- Product Rating -

Art House Asshole : Tom of Finland

| December 15, 2017

Do you ever want to feel artistically superior to all of your friends? Maybe you are tired of your friends talking about how great the latest action film is and want to sound better. Maybe you want to impress your date with obscure film trivia. Maybe you think that knowing a lot about film history and art will somehow validate your meaningless existence and will replace that ever-growing pit in your heart that tells you that you don’t matter and no one cares about you. Well, don’t worry! Because I watch a bunch of art house films and can give you recommendations on what to watch and what to feel superior about! So without any delay, let’s get pretentious!

I consider tone to be one of the most important things in a film. I can look past poorly lit cinematography. I can excuse subpar performances. Hell, even piss poor writing I can look the other way. But if a film has an inconsistent tone, that can be difficult for me to ignore. And an inconsistent tone becomes deadly when it is partnered with pacing issues. And unfortunately, where I think Tom of Finland is something that I find fascinating, these two issues are present and difficult for me to look past.

Tom of Finland is the latest film from Finnish Director, Dome Karukoski, who I have never heard of and if I haven’t heard of him or his work, most likely neither have you. If you are aware of Dome Karukoski’s work, or you are Dome Karukoski, Hello! It’s nice to meet you! Sorry for insulting you right off the bat of this review! That was pretty shitty of me to do! Tom of Finland follows the true story of Touko Laaksonen, a Finnish artist known primarily for his homoerotic fetish art, which was highly illegal at the time in Finland.

Now, if you know me, you know gay dudes are right up my alley. I flock to gay dudes on screen as faster than my girlfriends question my sexuality. So when I walked into this film, I was predicting a movie of the year or something like that. But the first problem I ran into with this film was the fact that this film moves at a snail’s pace. The film covers a lot of ground. From the Winter War in 1939 to the AIDS crisis of the 1980s. And usually, when a film covers that much ground, I tend to think that the pacing goes to quick. But somehow in Tom of Finland, a film that is just shy of two hours feels like twenty years. Cards on the table, I think I dosed off for a couple of minutes in the beginning because it takes its sweet time to get to the meat and potatoes of the story. The film doesn’t have any focus on Touko’s potential struggle with masculinity or questioning his sexuality, which are pretty standard themes in LGBT films. From the beginning of the film, Touko’s seems to have a pretty strong grasp on the fact that he is gay and is pretty accepting of that. The struggle he faces is less with him being gay and more with the fact that the world doesn’t accept that. Which is great! The problem is that the struggle doesn’t happen for what feels like forever.

The other problem I had with the film was this constant shift in tone. Because as much as the film is about Touko trying to succeed as a homoerotic artist, it is also about his struggle with PTSD from the Winter War. To the point where it makes this statement about one of his most famous characters in his art being modeled after a man that he killed in War. Both the struggling artist storyline and the PTSD storyline work if you view them separately. But the tone of each story is very different from one another. The artist storyline is filled with leather bars and muscular happy gay men in California. Where the PTSD is a dark, unsettling storyline in the winter with haunting images and hallowing scenery. This could have been an interesting contrast, but the real issue is that the two never seem to come together. They just kind of exist on their own, and neither concludes. Although Touko Laaksonen has now passed, and there should be some be some closure, there doesn’t seem to be any in the film.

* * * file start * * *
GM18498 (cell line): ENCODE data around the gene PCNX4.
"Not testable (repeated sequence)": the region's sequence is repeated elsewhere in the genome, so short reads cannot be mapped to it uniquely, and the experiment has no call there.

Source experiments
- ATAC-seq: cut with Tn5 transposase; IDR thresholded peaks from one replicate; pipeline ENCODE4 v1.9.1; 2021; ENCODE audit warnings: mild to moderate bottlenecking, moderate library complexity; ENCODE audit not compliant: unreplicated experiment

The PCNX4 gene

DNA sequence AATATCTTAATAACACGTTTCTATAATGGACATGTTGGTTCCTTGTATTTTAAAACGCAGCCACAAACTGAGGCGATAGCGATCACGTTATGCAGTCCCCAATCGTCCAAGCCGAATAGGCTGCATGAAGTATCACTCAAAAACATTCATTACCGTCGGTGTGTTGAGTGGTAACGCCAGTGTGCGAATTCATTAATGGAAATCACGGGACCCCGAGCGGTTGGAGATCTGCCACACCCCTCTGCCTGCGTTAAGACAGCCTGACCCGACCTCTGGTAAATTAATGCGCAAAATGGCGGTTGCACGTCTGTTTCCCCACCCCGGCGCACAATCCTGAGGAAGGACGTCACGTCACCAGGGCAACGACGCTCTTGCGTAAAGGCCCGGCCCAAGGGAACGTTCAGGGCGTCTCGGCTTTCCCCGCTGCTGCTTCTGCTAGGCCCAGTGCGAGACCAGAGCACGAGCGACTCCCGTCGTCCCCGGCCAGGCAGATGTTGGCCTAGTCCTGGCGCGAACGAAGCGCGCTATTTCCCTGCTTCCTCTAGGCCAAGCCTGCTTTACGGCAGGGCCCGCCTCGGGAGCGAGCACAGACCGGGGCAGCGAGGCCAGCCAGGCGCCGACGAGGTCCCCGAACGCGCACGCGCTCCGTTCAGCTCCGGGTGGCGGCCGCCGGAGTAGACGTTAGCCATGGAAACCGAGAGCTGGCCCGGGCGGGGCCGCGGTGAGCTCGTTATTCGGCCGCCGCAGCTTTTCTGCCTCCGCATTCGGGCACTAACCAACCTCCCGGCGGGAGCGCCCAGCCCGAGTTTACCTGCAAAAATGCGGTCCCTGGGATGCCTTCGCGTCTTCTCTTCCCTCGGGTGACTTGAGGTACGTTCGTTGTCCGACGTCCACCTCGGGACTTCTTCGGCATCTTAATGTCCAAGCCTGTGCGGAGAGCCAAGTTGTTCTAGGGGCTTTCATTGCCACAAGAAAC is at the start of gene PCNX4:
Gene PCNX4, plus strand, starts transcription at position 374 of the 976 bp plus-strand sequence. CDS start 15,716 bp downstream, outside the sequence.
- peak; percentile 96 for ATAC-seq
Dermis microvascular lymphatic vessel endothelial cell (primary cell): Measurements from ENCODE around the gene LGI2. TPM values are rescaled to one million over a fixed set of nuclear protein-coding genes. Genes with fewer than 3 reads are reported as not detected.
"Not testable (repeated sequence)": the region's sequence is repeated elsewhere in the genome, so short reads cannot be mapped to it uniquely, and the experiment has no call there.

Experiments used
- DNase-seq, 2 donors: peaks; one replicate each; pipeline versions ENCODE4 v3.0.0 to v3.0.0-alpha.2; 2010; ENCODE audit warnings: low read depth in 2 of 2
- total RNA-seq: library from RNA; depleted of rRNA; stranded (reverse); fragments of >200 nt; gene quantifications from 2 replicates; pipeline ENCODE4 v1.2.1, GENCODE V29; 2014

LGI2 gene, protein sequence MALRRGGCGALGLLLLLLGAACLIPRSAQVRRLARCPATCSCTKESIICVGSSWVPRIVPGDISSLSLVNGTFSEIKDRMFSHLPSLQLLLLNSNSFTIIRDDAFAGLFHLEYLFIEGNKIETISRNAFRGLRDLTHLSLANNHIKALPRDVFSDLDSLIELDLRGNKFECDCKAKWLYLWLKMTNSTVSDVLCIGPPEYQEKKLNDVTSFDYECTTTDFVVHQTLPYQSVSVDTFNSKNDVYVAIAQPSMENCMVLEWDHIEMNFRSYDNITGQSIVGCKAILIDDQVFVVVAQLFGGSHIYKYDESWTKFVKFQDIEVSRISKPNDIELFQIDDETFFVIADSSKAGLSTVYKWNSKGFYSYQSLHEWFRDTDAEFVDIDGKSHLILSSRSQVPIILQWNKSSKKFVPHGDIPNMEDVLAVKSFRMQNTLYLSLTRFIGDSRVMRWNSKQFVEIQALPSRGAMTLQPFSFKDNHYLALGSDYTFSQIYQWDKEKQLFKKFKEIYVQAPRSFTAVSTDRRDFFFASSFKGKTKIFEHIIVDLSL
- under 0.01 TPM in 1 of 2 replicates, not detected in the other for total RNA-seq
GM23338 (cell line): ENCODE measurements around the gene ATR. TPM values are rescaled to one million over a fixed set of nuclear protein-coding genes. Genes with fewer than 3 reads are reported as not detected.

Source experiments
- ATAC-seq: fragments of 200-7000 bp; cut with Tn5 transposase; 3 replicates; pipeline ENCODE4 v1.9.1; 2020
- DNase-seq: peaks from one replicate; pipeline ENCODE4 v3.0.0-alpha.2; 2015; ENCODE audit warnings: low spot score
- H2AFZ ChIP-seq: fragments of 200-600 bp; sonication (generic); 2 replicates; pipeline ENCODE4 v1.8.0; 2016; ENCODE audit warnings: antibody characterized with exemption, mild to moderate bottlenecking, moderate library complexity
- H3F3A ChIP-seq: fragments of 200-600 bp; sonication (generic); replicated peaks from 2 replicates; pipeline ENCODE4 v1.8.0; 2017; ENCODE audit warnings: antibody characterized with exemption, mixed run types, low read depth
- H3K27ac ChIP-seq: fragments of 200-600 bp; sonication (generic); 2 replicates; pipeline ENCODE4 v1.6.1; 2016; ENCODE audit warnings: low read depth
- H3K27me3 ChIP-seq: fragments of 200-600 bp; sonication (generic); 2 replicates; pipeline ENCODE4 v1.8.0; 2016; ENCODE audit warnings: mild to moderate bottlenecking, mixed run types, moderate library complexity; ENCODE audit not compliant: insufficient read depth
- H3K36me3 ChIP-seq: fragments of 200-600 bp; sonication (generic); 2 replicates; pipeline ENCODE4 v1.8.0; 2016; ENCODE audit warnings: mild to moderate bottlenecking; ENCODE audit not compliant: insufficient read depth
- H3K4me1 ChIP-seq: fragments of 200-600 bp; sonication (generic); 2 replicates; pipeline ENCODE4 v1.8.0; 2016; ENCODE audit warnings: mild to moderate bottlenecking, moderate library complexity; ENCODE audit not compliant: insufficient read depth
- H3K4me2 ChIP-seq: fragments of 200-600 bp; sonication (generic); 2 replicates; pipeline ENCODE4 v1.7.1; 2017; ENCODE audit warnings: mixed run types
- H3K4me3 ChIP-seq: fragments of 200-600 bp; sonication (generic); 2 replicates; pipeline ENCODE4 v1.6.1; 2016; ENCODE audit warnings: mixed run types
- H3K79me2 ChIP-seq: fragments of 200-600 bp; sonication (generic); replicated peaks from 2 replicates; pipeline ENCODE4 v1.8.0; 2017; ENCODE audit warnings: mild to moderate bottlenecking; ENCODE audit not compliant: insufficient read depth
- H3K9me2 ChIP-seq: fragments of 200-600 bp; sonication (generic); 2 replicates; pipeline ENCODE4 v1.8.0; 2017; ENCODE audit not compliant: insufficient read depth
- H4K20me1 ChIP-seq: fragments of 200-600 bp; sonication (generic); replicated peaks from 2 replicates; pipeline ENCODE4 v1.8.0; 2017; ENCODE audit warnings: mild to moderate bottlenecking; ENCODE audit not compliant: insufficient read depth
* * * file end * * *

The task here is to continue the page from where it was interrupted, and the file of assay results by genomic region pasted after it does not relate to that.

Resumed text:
The positives of the film do start with the acting. The film is very well performed with Pekka Strang playing Touko. Later in the story, Touko meets two Americans who help him with his work in the United States, and both of them are played well too. None of the performances is anything to write home about, but they are worth briefly mentioning in this review, so you know that the film does have some positives.

In general, the film is pretty average at its core, beyond the pacing and the tonal shifts throughout, there is nothing really awful about this film. But there is also nothing that really blew me away either. I wanted to like this film more than I did. And I certainly didn’t hate it. But it just left me feeling kind of unfulfilled. If you already are a fan of Tom of Finland and his work, I would check it out because, at its heart, the story is interesting. But if you aren’t a fan of his work or don’t really care for this kind of story, this film won’t be able to sway you the other way.

About the Author:

Henry Jarvis is the youngest member of the Reel Nerds. His favorite films include Space Jam and Dude, Where’s My Car? and Lawrence of Arabia. He enjoys those pretentious art house films that Ryan hates. He sees a lot of movies! Honestly more than he should. He replaces his lack of social skills and meaningful friendships with his love of cinema! He’s also crying while he writes this biography for himself. His favorite directors are Andrei Tarkovsky, David Fincher, and David Lean.
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